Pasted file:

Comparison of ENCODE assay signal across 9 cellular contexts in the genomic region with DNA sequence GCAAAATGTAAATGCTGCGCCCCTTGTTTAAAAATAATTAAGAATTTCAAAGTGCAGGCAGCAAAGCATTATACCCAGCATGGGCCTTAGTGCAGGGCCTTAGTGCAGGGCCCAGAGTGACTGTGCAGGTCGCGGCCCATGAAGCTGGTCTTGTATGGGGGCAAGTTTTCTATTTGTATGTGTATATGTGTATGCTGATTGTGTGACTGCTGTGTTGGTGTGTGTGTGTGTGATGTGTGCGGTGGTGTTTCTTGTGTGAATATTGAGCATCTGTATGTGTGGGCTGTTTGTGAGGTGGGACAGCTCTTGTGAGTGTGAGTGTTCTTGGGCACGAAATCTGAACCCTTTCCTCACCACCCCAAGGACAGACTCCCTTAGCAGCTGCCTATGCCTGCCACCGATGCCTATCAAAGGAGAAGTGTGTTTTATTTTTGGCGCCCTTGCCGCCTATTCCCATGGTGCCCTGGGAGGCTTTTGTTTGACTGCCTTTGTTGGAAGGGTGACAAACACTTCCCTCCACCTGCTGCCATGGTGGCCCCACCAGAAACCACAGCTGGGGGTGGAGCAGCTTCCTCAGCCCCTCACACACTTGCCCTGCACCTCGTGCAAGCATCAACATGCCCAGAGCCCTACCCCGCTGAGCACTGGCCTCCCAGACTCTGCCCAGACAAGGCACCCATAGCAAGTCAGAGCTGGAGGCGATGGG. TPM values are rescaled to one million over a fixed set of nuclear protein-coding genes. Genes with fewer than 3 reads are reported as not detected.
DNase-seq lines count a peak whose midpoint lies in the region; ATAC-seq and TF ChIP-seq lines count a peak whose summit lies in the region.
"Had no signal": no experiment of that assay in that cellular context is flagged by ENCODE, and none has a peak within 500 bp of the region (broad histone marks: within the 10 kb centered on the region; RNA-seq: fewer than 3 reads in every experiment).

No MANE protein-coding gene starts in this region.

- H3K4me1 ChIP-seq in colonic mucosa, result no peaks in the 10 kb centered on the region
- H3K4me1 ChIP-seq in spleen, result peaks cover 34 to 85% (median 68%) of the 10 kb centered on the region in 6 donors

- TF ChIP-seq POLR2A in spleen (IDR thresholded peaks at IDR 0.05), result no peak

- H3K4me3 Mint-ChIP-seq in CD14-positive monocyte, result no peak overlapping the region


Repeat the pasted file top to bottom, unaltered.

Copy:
Comparison of ENCODE assay signal across 9 cellular contexts in the genomic region with DNA sequence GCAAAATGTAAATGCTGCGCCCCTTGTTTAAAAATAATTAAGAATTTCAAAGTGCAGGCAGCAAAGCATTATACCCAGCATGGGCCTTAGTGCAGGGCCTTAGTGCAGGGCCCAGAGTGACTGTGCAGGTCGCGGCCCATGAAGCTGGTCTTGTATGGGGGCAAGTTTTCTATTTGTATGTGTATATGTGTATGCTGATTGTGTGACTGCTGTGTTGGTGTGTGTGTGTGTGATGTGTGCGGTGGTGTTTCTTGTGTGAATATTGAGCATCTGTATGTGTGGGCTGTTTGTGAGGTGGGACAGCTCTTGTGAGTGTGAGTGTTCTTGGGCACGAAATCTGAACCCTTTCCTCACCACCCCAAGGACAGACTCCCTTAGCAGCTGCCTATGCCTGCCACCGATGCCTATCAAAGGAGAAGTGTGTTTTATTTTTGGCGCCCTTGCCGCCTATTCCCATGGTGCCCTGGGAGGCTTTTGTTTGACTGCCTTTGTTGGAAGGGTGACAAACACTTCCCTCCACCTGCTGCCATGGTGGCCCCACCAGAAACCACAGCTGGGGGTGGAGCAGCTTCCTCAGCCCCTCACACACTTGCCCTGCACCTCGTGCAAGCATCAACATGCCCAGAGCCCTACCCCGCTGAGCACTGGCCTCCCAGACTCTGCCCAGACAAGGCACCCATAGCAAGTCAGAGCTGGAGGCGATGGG. TPM values are rescaled to one million over a fixed set of nuclear protein-coding genes. Genes with fewer than 3 reads are reported as not detected.
DNase-seq lines count a peak whose midpoint lies in the region; ATAC-seq and TF ChIP-seq lines count a peak whose summit lies in the region.
"Had no signal": no experiment of that assay in that cellular context is flagged by ENCODE, and none has a peak within 500 bp of the region (broad histone marks: within the 10 kb centered on the region; RNA-seq: fewer than 3 reads in every experiment).

No MANE protein-coding gene starts in this region.

- H3K4me1 ChIP-seq in colonic mucosa, result no peaks in the 10 kb centered on the region
- H3K4me1 ChIP-seq in spleen, result peaks cover 34 to 85% (median 68%) of the 10 kb centered on the region in 6 donors

- TF ChIP-seq POLR2A in spleen (IDR thresholded peaks at IDR 0.05), result no peak

- H3K4me3 Mint-ChIP-seq in CD14-positive monocyte, result no peak overlapping the region